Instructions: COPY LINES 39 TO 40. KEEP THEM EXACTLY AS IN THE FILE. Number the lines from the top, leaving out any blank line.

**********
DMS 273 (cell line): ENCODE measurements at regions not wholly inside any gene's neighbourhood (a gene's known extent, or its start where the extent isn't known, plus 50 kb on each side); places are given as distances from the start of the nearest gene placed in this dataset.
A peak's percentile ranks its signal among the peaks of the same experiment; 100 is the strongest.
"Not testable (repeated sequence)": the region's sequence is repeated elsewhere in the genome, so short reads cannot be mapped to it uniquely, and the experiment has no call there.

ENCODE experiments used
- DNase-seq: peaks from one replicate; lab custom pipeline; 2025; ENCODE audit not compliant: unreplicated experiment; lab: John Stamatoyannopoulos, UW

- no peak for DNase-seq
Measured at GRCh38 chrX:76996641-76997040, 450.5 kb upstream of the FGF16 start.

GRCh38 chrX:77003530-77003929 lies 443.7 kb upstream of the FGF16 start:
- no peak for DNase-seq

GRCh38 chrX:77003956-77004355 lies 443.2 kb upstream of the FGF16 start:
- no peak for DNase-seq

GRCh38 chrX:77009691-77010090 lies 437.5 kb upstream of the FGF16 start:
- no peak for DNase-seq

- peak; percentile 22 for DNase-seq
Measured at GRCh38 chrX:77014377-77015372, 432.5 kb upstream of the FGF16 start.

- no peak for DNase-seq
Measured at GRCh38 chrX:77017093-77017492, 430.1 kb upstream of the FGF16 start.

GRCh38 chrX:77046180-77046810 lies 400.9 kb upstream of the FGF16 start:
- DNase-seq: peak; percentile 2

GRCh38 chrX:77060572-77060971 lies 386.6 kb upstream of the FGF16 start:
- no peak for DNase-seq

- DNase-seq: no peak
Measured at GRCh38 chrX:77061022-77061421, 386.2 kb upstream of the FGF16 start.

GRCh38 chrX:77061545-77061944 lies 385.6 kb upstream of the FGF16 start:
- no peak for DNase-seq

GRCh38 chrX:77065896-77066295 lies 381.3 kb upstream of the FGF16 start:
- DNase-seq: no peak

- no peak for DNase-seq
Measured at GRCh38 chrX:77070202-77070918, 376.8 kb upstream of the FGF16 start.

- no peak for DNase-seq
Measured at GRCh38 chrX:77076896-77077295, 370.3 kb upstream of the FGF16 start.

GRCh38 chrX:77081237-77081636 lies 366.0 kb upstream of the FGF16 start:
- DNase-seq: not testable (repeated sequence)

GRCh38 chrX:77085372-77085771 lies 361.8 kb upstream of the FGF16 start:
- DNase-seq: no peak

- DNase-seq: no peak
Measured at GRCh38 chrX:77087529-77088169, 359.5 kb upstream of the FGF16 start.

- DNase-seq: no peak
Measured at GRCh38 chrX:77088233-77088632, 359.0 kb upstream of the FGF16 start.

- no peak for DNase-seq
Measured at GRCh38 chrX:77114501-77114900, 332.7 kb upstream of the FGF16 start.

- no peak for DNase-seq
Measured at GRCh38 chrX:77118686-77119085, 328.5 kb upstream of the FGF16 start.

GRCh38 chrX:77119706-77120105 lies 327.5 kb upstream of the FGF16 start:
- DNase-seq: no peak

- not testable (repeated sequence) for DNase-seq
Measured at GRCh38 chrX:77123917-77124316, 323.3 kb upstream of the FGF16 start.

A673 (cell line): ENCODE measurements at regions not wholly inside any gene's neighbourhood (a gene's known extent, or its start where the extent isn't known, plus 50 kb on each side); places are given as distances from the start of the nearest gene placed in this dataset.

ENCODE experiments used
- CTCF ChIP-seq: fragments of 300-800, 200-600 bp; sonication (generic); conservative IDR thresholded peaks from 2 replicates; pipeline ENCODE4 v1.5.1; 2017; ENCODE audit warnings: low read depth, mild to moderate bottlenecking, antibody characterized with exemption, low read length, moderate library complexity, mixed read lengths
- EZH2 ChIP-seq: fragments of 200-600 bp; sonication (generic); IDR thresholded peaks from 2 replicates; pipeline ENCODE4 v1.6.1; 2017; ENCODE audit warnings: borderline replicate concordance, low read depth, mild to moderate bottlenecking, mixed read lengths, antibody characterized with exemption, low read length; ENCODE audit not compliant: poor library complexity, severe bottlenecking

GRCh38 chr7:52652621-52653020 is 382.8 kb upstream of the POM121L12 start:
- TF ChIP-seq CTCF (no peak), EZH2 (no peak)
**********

Measured at GRCh38 chrX:77088233-77088632, 359.0 kb upstream of the FGF16 start.

- no peak for DNase-seq